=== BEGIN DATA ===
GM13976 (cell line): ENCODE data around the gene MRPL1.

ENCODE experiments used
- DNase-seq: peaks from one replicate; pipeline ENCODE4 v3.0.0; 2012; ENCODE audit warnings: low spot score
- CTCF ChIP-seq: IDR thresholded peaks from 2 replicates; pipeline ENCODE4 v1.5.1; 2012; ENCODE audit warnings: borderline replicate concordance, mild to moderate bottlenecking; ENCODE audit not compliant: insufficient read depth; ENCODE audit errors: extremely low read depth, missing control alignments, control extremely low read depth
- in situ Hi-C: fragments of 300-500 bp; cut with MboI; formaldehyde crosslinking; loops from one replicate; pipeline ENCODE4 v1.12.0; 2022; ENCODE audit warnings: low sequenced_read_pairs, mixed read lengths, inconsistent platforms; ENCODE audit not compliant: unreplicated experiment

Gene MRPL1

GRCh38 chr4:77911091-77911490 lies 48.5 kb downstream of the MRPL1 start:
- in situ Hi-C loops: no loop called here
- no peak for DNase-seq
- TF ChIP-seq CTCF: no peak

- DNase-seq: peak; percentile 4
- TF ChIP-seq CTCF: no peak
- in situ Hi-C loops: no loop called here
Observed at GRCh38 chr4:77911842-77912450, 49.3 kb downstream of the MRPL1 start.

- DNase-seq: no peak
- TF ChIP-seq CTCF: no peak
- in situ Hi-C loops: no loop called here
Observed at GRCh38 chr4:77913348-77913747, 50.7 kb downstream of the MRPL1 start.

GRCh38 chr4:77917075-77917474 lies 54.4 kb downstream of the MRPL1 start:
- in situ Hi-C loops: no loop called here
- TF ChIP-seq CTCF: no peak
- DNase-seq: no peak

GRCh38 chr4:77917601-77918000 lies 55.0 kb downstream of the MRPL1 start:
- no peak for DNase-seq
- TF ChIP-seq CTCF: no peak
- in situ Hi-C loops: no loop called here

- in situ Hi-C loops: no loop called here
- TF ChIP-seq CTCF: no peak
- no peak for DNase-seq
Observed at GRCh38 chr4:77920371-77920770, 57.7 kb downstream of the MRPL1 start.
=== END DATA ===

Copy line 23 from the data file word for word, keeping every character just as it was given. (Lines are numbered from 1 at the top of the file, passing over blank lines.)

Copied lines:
GRCh38 chr4:77917601-77918000 lies 55.0 kb downstream of the MRPL1 start: